Wheeled Armored Personnel Carrier (APC)
The Saxon became a proven battlefield performer for its time and continues to serve some nations even today.
Authored By: JR Potts, AUS 173d AB and Dan Alex | Last Edited:
The Saxon AT105 is a 4-wheeled armored personnel carrier (APC) used by the British Army and supplied in small numbers to several countries overseas. Developed by GKN Sankey Corporation (GKN Defense) as a private venture to be a low cost APC, the vehicle is constructed on a Bedford 4x4 truck body with a commercial-grade engine and transmission system. The first prototype was made ready in 1976 with production vehicles following in that year. Its design made of many common and widely available components in use across other British Army vehicles and that facet proved a high selling point for the British military when inking the contract. The logic toward military standardization and economy of spares and repair operations has also made the AT105 an attractive option to European markets.
The AT105 concept was an improvement over the AT104 differentiated by more armor protection in the AT105. At its core, the vehicle is a lightly-armored truck with limited off-road mobility and can only resist small arms fire. The armor can protect the passengers from 7.62mm/0.30 caliber AP (Armor Piercing) rounds at point-blank range as well as deflect or retard incoming 155mm artillery shell fragments. The frame of the truck has a V-shaped steel plate welded under the hull to counter mine explosions to a degree. The two-man base crew sit forward in the design layout and up to ten passengers can sit in the rear compartment on bench seating, albeit in tight quarters. The driver controls the vehicle by an automobile-style wheel and transmission stick. Some storage for gear is allocated across the roof and a pair of large doors fitted to the rear provides for quick exits and entry. The main cab maintained two rectangular doors for side entry/exit. The vehicle commander has a 7.62mm general purpose machine gun (GPMG) mount positioned just above the cab in a fixed cupola complete with vision blocks. Wheels are set far apart from one another and promote a high profile for the Saxon, helping to achieve the needed off-road performance. Armor is both slab-sides and angular and gives the Saxon its distinct appearance.
Saxon Army groups were based in Britain but saw their first deployment in Germany in 1983 to mechanized infantry battalions during the Cold War. Should the Cold War have gone "hot", the Saxon would most assuredly been placed into immediate action as with most other battlefield implements in the region at the time. In 2005, the Saxon was issued to the 3rd Infantry Division in the United Kingdom.
In 1983 values, each AT105 cost British tax payers over 100,000 British Pounds. The British Army ordered 47 systems in 1984 and added another 250 over the following five years. By 1990, the British military had 524 such vehicles in inventory. Beyond her presumed action roles, the Saxon was also utilized as a taxi for personnel needing to make road journeys in support of British forces stationed across Germany and served British infantry in Ireland as well. As a lightly armored wheeled vehicle, the Saxon could make a road speed of 60mph and cover over 300 miles on internal fuel. Performance, no doubt, suffered when going off road. Sharing many parts with commercial trucks, and military vehicles helped to cut the operating cost and time in the motor pool down to an extent. The vehicle was cleared to cross a 3 foot, 8 inch stream.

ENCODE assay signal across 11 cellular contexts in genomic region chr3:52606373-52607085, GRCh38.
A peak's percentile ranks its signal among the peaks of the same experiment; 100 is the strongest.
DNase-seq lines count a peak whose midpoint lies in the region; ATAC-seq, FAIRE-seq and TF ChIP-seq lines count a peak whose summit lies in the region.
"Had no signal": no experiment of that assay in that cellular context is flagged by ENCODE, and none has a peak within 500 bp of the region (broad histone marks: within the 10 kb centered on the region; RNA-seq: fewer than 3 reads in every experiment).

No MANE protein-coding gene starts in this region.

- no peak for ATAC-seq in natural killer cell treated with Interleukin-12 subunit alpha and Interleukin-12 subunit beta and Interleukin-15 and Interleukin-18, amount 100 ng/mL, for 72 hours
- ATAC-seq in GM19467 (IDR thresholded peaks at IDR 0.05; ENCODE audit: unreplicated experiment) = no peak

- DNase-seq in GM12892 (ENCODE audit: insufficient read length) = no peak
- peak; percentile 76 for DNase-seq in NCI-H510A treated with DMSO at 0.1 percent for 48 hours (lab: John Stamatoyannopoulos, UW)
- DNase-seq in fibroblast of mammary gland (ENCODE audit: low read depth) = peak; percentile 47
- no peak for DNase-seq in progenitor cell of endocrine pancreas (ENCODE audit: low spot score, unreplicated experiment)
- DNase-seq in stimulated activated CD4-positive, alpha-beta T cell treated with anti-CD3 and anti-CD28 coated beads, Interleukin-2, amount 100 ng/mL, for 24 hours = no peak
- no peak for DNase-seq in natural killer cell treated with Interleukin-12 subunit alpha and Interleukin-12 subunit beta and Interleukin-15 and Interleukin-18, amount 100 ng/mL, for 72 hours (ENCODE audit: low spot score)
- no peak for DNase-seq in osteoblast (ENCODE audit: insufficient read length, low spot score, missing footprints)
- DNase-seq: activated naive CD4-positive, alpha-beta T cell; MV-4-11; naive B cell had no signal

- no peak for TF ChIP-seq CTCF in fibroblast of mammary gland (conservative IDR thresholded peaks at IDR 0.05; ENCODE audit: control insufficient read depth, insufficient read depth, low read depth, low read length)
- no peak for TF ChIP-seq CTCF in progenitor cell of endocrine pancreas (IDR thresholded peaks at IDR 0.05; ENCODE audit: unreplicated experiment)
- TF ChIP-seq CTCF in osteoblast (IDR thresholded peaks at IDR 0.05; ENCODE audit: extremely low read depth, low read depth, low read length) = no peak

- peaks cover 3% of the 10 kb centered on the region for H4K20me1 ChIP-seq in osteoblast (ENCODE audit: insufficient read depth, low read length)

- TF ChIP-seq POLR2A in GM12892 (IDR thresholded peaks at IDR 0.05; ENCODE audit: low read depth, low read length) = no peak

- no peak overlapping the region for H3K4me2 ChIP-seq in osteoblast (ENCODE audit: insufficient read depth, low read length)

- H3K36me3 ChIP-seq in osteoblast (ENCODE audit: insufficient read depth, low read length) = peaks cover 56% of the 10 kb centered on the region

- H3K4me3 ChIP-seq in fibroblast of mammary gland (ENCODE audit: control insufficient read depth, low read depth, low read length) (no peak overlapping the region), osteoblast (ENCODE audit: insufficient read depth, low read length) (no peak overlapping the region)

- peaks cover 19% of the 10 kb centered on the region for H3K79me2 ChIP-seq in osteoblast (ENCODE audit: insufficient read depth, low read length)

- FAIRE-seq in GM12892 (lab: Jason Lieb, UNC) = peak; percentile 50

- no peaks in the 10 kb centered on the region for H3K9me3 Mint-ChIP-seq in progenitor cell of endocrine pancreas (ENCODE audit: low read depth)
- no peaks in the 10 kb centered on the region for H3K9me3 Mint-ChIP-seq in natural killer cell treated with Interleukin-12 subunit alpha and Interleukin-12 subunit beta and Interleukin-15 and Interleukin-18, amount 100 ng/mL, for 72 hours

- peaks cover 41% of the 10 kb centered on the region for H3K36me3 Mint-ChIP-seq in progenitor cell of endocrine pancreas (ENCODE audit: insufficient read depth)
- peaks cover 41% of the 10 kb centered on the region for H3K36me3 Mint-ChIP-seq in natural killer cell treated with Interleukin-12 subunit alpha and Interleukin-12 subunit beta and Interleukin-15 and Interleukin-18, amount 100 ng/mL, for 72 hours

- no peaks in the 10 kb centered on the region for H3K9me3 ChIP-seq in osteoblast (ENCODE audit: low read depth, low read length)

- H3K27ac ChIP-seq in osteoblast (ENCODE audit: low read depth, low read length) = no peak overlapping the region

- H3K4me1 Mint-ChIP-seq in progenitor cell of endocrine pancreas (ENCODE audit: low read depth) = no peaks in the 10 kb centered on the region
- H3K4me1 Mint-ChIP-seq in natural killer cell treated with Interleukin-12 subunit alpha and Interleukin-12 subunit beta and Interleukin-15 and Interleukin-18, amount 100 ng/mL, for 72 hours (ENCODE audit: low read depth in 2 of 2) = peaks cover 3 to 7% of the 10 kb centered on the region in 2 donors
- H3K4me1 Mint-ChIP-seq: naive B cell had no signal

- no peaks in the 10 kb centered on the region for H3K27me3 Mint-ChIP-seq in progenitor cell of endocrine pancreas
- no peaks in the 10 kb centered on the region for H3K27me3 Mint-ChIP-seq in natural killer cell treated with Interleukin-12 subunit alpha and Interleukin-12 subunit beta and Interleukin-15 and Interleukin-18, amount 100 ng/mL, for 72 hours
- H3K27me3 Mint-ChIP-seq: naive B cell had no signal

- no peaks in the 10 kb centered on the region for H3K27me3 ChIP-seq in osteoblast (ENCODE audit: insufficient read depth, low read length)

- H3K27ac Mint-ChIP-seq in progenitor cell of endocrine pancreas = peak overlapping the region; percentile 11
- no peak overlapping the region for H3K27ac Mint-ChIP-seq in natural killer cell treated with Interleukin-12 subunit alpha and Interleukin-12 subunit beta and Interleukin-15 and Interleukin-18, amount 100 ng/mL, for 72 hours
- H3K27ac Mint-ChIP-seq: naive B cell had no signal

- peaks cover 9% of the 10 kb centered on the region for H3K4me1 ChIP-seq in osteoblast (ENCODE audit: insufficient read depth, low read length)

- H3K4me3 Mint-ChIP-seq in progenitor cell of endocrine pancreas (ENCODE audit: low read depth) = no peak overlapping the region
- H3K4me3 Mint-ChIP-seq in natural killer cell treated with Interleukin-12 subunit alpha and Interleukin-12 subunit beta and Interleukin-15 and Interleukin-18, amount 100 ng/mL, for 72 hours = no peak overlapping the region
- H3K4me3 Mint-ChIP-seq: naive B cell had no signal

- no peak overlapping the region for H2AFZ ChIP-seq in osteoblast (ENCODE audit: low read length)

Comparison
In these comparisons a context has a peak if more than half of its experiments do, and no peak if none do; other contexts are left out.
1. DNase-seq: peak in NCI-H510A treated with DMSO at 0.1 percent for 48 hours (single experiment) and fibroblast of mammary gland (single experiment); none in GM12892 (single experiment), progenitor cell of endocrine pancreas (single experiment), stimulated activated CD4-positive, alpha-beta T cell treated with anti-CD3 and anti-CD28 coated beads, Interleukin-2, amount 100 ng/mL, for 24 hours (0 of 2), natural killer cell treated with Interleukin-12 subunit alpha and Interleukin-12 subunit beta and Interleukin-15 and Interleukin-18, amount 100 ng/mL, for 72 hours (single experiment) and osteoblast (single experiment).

The Saxon has a number of variants that came about from ongoing operations in Northern Ireland, this primarily against hostile civilians within the ever-deadly urban environment. One such development was a modified Saxon having special security equipment and metal "wings" along the sides for her troops to stand behind. Additional equipment could include a removable front barricade ram attachment with extra spotlights for dusk, night time operations. An armored ambulance derivative was also devised as was a battlefield recovery unit with an integrated front-seated winch system. In 1991, The British Army purchased another 100 Saxons for mostly patrol duty and some ambulance models to further back the ranks. These were fitted with an improved Cummins 6BT 5.91 diesel fueled, 6-cylinder engine delivering 160 base horsepower and tied to an automatic transmission. Most units have a built-in smoke discharge machine. Other options have included air conditioning kits, heater, grenade launchers and an upgraded 190 horsepower Perkins T6.3544 diesel engine running at 2,500rpm.
The British Army was, at one time, the largest operator of the Saxon APC with over 600 examples in service. Later British Army Saxons are known as "Saxon Patrol". The Saxon in British Army service was set to be replaced by the winner of the Future Rapid Effect System (FRES) program but this program has since split to become to separate requirement fulfillments - the Specialist Vehicle (SV) and Utility Vehicle (UV) programs. The new multi-role vehicles are set to number in the thousands and supply the British Army for decades to come with a quick-reaction, cost-effective end-product based on currently evolving needs and enemies.
The British Army no longer operates Saxons, many having been sold off.
GKN Defense was later formed with Alvis, becoming Alvis Vehicles. Since then, the company has evolved to become Alvis Vickers after their merger to Vickers Defense. Ultimately, both companies were absorbed into BAE Systems, Land Systems.
Operators today (2015) include Bahrain, the rebuilding Iraqi military, Malaysia, Mozambique, Nigeria, Oman, Somalia, and Ukraine. As many as 75 vehicles were sold to Ukrainian forces prior to its war against Russia in the Donbass region. Hong Kong police forces retired their Saxons in 2009 and accepted the UNIMOG U5000 series in its place.